Liberal candidate suggests carbon pricing may need to rise to meet goals
Environmentalist and Liberal Party candidate Steven Guilbeault mentioned that carbon prices might need to be raised even higher so that Canada meets its Paris climate agreement targets.
According to the Huffington Post, a reporter asked Guilbeault about climate change and possible increases to carbon pricing at a press conference on Friday, with a $20 per tonne tax already being set to increase to $50 per tonne by 2022.
Richard Lee, a veteran Liberal MLA from British Columbia, has spoken out about the Chinese government, saying that they detained him, and that they are actively interfering in Canadian democracy, according to Global News.
Lee stated that upon arriving in Shanghai airport in 2015, the Chinese police improperly detained him, separated him from his family, stole and searched his B.C government phone before forcing him to go back to Canada.
Since this incident, Lee said that China’s interference in Canadian democracy has only gotten worse. They are, according to Lee, attempting to control Chinese-Canadian politicians and immigrants, so to protect Beijing from foreign dissent.
Richard Lee was the Liberal MLA for the riding of Burnaby between 2001 and 2017. Lee sent a letter to both Trudeau and Freeland, detailing his detention and subsequent allegations. Lee did not hear back from the Liberal government for a year.
At the time, however, Lee chose not to alert the public to the Chinese government’s actions due to his fear that it would damage an already frayed relationship between the two countries.
Lee cited consular warnings that stop Canadian politicians from speaking out against China, as well as the continued detention of Canadian citizens, as evidence that China is undermining Canada’s sovereignty.
Anti-Semitic depictions have been carved into the snow on several cars in the Plateau area of Montreal, Quebec. This incident took place on rue Jeanne Mance.
Photos of the markings appeared on Twitter, showing four cars that had the Nazi swastika marked onto the windshield and roofs of the cars alongside the Jewish Star of David.
Montreal has a thriving Jewish community with a recent census showing over 90,000 members of the community living in Quebec’s largest city. The Plateau area, in particular, was where the Jewish community first settled in the early 20th century.
Statistics by the Jewish advocacy group, B’nai Brith, have shown that anti-Semitism has been on the rise across Canada. In 2018, there were a reported 2,041 incidents of Anti-Semitism, which is a 16.5 percent increase from the previous year. Of these, 11 were deemed to have been violent.
The leader of the Parti Quebecois, Pascal Berube, has attacked Jason Kenney and his UCP in an opinion piece in the Calgary Herald.
In the article, Berube declared that Kenney was lying to Albertans about Albertan taxes paying for Quebec’s social infrastructure. Berube claimed that Kenney’s statements were “simply not true.”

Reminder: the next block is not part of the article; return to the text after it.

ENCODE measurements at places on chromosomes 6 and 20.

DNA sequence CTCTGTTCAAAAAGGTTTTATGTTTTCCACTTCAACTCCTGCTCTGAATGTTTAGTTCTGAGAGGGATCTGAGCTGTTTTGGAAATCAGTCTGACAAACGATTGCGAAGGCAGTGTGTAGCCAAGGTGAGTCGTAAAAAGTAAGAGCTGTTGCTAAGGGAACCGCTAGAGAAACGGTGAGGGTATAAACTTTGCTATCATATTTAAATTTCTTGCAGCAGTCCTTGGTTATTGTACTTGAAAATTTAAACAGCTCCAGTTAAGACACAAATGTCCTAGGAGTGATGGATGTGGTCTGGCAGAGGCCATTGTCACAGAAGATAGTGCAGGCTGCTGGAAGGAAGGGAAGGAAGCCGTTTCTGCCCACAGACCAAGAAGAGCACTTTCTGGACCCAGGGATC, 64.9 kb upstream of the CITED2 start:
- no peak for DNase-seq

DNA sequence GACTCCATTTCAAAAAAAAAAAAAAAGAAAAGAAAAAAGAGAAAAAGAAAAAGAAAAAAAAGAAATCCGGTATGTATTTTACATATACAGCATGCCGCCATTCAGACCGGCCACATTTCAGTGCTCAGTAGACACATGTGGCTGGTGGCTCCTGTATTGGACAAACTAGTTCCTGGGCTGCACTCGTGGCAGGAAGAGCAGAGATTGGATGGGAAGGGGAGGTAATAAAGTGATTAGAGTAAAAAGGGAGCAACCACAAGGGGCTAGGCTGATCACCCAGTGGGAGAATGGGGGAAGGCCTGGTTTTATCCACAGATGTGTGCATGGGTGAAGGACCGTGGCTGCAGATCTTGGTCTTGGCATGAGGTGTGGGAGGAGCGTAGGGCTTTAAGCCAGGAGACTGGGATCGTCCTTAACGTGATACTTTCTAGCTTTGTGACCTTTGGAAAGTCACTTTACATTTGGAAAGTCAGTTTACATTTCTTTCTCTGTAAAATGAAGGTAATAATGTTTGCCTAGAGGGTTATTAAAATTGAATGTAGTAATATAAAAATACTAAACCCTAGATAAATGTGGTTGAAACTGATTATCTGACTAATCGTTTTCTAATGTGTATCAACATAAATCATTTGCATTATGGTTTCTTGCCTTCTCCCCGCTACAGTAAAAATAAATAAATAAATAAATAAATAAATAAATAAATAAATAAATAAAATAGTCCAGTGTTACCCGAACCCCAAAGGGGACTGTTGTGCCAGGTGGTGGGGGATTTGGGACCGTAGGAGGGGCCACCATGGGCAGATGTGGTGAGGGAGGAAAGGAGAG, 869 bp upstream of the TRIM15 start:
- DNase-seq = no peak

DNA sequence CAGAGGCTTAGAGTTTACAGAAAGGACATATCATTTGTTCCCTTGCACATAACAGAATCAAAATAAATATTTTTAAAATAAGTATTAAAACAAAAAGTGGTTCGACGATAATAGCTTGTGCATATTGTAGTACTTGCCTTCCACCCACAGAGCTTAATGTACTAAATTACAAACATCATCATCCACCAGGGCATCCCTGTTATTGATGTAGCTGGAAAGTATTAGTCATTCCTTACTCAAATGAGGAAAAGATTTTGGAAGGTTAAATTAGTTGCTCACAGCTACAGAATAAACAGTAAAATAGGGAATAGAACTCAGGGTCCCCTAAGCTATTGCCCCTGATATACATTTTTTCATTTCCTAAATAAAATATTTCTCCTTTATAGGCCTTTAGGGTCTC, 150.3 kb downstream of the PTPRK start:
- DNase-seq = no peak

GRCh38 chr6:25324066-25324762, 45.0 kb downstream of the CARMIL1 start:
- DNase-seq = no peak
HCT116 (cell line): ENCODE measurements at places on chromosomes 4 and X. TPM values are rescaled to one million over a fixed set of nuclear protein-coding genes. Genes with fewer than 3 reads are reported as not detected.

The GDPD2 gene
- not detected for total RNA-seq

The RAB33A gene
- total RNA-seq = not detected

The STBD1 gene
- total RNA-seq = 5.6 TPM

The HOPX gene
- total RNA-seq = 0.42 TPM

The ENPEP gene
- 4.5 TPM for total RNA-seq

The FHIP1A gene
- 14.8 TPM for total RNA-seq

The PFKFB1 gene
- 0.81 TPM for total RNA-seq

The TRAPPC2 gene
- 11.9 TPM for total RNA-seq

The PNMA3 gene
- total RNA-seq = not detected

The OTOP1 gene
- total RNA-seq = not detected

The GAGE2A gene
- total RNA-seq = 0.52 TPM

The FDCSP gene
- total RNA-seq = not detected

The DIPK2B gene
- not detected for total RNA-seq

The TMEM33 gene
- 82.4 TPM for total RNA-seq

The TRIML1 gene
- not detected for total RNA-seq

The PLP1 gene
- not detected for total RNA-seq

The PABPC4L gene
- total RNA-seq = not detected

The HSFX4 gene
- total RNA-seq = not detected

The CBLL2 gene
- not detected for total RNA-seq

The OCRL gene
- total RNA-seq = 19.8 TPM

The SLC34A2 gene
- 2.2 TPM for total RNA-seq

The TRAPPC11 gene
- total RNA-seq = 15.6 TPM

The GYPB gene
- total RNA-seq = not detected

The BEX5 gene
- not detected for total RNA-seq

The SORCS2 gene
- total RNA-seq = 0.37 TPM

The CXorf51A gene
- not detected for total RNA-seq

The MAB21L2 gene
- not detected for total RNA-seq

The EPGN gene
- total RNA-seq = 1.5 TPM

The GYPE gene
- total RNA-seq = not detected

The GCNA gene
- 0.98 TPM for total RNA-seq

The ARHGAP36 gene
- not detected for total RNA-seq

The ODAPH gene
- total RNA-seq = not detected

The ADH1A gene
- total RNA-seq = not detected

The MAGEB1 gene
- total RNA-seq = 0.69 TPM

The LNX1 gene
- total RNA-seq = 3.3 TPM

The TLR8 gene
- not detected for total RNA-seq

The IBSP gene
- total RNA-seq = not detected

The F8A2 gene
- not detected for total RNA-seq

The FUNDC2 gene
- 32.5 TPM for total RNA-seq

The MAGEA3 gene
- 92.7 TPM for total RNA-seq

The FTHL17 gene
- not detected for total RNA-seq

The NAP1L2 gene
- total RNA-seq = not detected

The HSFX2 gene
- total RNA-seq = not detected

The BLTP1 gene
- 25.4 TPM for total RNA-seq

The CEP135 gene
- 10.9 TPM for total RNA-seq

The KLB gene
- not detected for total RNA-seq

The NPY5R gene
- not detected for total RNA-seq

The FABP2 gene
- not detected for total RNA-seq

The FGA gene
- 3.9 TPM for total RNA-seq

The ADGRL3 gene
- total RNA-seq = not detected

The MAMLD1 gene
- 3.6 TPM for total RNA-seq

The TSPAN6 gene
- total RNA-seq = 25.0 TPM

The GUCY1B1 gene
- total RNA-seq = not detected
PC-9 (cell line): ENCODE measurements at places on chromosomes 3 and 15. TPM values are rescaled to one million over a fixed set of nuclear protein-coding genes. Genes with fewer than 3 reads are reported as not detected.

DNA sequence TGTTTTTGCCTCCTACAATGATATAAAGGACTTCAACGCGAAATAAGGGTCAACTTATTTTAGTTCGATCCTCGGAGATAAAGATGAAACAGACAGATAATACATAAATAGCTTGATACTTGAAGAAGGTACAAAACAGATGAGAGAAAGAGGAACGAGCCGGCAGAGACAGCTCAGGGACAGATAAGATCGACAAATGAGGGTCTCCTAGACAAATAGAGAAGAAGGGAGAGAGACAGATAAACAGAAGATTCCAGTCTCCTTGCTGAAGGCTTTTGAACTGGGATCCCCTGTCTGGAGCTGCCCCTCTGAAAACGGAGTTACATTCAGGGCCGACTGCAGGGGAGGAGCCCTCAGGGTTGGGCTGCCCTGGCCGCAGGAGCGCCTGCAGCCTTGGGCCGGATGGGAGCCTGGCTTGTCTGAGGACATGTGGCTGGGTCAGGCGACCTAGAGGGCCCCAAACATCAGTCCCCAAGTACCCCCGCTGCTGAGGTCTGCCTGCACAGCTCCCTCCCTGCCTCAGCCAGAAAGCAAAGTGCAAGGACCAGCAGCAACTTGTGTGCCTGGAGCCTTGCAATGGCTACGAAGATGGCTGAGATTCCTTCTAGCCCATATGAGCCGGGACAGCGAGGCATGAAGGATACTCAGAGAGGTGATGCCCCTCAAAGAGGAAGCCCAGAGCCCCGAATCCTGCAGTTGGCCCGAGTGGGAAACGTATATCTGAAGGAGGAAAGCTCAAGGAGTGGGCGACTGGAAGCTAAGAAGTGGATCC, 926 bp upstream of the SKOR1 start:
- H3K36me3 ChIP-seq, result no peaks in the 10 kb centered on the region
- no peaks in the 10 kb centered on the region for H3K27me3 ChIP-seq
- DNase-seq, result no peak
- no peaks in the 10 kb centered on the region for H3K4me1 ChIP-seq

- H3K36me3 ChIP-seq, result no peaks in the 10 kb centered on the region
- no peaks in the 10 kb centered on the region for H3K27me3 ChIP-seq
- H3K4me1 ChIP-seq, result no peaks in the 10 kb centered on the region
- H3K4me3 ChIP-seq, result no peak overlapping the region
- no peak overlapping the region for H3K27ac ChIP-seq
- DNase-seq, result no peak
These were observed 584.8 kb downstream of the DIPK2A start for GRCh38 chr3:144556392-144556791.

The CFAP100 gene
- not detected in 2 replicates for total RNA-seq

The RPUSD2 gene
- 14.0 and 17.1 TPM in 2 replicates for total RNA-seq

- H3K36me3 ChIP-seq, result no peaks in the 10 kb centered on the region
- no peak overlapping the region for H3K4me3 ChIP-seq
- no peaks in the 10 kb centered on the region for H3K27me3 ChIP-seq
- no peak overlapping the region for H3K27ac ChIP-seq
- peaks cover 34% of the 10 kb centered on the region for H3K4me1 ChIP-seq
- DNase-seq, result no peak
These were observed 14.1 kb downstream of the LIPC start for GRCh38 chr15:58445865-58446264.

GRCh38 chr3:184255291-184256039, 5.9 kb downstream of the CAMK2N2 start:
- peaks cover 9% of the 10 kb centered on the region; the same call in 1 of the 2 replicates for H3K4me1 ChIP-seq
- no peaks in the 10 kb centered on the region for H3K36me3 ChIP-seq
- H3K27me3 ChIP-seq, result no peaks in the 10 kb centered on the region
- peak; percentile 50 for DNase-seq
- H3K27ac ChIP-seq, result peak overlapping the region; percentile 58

Berube also took time to rebut Kenney’s indignation over equalization payments—an issue that Kenney will put to a referendum. Berube said that equalization payments were calculated based on the province’s ability to generate tax revenue, and thus “Albertans should not complain about paying for any of Quebec’s social programs. It simply is not true.”
Berube went on to say that “Alberta is a bigger spender than its leaders would like you to believe … Alberta is not some libertarian’s dream, as some would like you to believe. The province is a perfect example of ‘big government.’”
By saying this, Berube has labeled Kenney and the UCP as hypocritical and manipulative.
What was more piercing, however, was when Berube attacked Kenney directly, suggesting that Kenney was “looking for someone or something to blame for his gigantic fiscal deficit.”
Berube went on to say that “Albertans need to realize that their leaders have let them down … he will seal his place as the proud heir of past leaders who drove Alberta to the brink of the fiscal precipice where it now finds itself.”
Berube’s attack is the latest incident in a war of words between the two provinces. Previously, Bloc Quebecois Leader Yves-Francois Blanchet and CAQ leader Francois Legault had criticized Kenney and the Wexit movement. Blanchet, for example, has also disputed Kenney’s equalization claims, declaring that Alberta doesn’t “send a cheque to Quebec.”
Blanchet has also ridiculed the broad sentiment of alienation in the western province, stating that “the desire to do whatever they want with their oil might not be a sufficient reason to fuel a desire to become a country.”
A public art display in Montreal’s downtown core has drawn the ire of residents who believe the city’s spending is irresponsible.
According to Director Quebec of the Canadian Taxpayers Federation Renaud Brossard, that $800,000 figure “is as much as the property taxes of 192 Montreal families.”
The bridge, which is used commonly in the summer months to sit on as it’s placed in a city square, has gotten harsh criticism from those in the Western provinces, as many feel it’s a wasteful way to spend $800,000.
This, though, isn’t confined to Montreal. Edmonton, Alberta recently coughed up a hefty $1 million towards a public art display.